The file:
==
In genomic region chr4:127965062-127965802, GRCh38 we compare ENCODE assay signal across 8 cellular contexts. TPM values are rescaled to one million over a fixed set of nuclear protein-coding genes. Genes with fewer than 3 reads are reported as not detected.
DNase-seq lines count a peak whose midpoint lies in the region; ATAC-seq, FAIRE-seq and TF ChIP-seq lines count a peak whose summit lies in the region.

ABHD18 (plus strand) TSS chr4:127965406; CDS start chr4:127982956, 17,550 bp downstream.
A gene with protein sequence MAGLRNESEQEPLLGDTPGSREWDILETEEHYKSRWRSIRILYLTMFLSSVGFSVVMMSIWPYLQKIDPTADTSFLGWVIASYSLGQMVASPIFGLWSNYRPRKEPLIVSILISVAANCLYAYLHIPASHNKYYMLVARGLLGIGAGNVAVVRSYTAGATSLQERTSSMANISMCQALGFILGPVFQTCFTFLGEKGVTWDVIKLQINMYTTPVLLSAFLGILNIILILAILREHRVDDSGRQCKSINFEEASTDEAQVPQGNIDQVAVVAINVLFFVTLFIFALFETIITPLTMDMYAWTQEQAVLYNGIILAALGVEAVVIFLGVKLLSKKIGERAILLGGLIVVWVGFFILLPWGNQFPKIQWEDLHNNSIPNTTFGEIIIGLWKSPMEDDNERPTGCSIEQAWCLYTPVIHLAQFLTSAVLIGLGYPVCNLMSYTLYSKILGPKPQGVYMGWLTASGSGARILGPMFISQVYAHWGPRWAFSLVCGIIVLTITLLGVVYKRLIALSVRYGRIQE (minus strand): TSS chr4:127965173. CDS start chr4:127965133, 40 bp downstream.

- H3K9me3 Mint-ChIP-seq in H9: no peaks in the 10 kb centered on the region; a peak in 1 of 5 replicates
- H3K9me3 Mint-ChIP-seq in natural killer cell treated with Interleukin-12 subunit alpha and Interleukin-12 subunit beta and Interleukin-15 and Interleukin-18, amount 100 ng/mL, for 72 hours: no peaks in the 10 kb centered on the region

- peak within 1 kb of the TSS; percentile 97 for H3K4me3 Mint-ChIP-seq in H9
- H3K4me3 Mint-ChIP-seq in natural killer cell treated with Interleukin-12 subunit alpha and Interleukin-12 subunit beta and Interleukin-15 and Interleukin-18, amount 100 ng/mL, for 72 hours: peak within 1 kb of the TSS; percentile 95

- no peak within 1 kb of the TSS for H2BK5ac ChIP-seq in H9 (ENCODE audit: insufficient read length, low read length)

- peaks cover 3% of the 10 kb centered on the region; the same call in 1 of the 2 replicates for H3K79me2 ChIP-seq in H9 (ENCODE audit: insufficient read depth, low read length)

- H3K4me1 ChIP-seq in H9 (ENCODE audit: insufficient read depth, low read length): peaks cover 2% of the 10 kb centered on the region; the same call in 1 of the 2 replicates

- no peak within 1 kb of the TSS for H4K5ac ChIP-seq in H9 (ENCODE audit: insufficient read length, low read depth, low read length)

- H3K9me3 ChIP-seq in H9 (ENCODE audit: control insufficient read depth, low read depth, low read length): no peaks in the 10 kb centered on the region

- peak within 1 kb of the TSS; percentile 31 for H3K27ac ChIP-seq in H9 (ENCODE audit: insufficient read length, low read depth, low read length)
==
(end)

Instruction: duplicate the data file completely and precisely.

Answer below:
In genomic region chr4:127965062-127965802, GRCh38 we compare ENCODE assay signal across 8 cellular contexts. TPM values are rescaled to one million over a fixed set of nuclear protein-coding genes. Genes with fewer than 3 reads are reported as not detected.
DNase-seq lines count a peak whose midpoint lies in the region; ATAC-seq, FAIRE-seq and TF ChIP-seq lines count a peak whose summit lies in the region.

ABHD18 (plus strand) TSS chr4:127965406; CDS start chr4:127982956, 17,550 bp downstream.
A gene with protein sequence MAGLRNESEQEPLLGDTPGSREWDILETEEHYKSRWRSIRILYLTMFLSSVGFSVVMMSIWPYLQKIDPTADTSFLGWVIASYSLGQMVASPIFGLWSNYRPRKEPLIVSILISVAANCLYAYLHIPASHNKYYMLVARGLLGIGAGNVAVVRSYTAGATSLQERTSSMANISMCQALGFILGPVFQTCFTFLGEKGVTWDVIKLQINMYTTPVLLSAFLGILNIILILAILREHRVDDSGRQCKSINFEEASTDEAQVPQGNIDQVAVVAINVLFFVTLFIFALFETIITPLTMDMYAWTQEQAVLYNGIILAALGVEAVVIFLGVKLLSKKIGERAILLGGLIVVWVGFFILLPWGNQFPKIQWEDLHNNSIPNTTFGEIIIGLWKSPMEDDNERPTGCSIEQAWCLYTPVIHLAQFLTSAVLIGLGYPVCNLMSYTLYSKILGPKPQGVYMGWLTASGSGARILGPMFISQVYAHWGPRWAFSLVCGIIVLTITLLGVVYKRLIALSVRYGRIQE (minus strand): TSS chr4:127965173. CDS start chr4:127965133, 40 bp downstream.

- H3K9me3 Mint-ChIP-seq in H9: no peaks in the 10 kb centered on the region; a peak in 1 of 5 replicates
- H3K9me3 Mint-ChIP-seq in natural killer cell treated with Interleukin-12 subunit alpha and Interleukin-12 subunit beta and Interleukin-15 and Interleukin-18, amount 100 ng/mL, for 72 hours: no peaks in the 10 kb centered on the region

- peak within 1 kb of the TSS; percentile 97 for H3K4me3 Mint-ChIP-seq in H9
- H3K4me3 Mint-ChIP-seq in natural killer cell treated with Interleukin-12 subunit alpha and Interleukin-12 subunit beta and Interleukin-15 and Interleukin-18, amount 100 ng/mL, for 72 hours: peak within 1 kb of the TSS; percentile 95

- no peak within 1 kb of the TSS for H2BK5ac ChIP-seq in H9 (ENCODE audit: insufficient read length, low read length)

- peaks cover 3% of the 10 kb centered on the region; the same call in 1 of the 2 replicates for H3K79me2 ChIP-seq in H9 (ENCODE audit: insufficient read depth, low read length)

- H3K4me1 ChIP-seq in H9 (ENCODE audit: insufficient read depth, low read length): peaks cover 2% of the 10 kb centered on the region; the same call in 1 of the 2 replicates

- no peak within 1 kb of the TSS for H4K5ac ChIP-seq in H9 (ENCODE audit: insufficient read length, low read depth, low read length)

- H3K9me3 ChIP-seq in H9 (ENCODE audit: control insufficient read depth, low read depth, low read length): no peaks in the 10 kb centered on the region

- peak within 1 kb of the TSS; percentile 31 for H3K27ac ChIP-seq in H9 (ENCODE audit: insufficient read length, low read depth, low read length)